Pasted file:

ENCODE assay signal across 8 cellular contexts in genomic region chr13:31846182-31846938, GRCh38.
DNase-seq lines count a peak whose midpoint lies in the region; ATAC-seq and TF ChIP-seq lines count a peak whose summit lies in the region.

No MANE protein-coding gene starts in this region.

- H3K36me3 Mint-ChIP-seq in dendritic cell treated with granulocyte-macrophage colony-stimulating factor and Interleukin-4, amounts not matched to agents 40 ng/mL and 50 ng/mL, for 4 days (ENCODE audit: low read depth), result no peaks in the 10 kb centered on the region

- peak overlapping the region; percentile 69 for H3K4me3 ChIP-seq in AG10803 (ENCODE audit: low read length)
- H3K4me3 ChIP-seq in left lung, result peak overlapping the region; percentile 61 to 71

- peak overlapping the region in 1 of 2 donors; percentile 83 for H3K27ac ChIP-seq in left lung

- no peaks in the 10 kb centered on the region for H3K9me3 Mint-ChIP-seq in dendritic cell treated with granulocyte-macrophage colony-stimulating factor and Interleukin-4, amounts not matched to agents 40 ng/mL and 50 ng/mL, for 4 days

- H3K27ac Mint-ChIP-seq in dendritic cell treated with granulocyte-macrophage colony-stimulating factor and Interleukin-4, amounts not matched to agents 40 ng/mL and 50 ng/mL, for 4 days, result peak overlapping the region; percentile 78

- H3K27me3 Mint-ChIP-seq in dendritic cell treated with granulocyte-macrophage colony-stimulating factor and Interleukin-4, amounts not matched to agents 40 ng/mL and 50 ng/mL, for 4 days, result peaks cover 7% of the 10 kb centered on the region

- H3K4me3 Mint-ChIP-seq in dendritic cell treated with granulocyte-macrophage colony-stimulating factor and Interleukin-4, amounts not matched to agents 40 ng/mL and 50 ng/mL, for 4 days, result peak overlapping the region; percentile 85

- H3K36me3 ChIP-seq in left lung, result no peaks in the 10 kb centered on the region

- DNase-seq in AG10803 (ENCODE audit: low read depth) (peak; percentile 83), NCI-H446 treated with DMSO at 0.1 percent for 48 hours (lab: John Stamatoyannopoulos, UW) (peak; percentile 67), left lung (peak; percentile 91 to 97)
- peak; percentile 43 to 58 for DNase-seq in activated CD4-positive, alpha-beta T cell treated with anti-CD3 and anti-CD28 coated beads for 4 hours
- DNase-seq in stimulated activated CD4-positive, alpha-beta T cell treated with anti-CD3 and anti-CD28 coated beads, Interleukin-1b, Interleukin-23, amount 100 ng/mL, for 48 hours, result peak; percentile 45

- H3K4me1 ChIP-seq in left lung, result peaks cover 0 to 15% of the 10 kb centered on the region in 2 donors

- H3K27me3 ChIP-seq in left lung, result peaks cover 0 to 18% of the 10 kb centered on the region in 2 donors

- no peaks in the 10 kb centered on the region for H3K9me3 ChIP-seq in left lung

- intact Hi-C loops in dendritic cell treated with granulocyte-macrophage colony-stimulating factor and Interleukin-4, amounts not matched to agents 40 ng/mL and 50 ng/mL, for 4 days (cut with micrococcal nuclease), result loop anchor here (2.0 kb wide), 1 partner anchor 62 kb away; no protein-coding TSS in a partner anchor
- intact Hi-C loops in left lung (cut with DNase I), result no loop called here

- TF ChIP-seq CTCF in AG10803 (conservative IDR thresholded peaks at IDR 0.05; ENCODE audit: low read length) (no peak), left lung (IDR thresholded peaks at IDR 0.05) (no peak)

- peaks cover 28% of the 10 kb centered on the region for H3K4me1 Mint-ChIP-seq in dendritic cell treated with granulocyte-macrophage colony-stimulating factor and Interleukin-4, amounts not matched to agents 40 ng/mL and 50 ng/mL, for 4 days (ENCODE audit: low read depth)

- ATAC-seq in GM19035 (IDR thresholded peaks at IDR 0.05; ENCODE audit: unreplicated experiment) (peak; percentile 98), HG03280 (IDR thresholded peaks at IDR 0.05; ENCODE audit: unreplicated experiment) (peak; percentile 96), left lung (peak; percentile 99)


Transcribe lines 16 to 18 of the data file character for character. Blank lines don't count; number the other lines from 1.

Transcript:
- H3K4me1 ChIP-seq in left lung, result peaks cover 0 to 15% of the 10 kb centered on the region in 2 donors

- H3K27me3 ChIP-seq in left lung, result peaks cover 0 to 18% of the 10 kb centered on the region in 2 donors

- no peaks in the 10 kb centered on the region for H3K9me3 ChIP-seq in left lung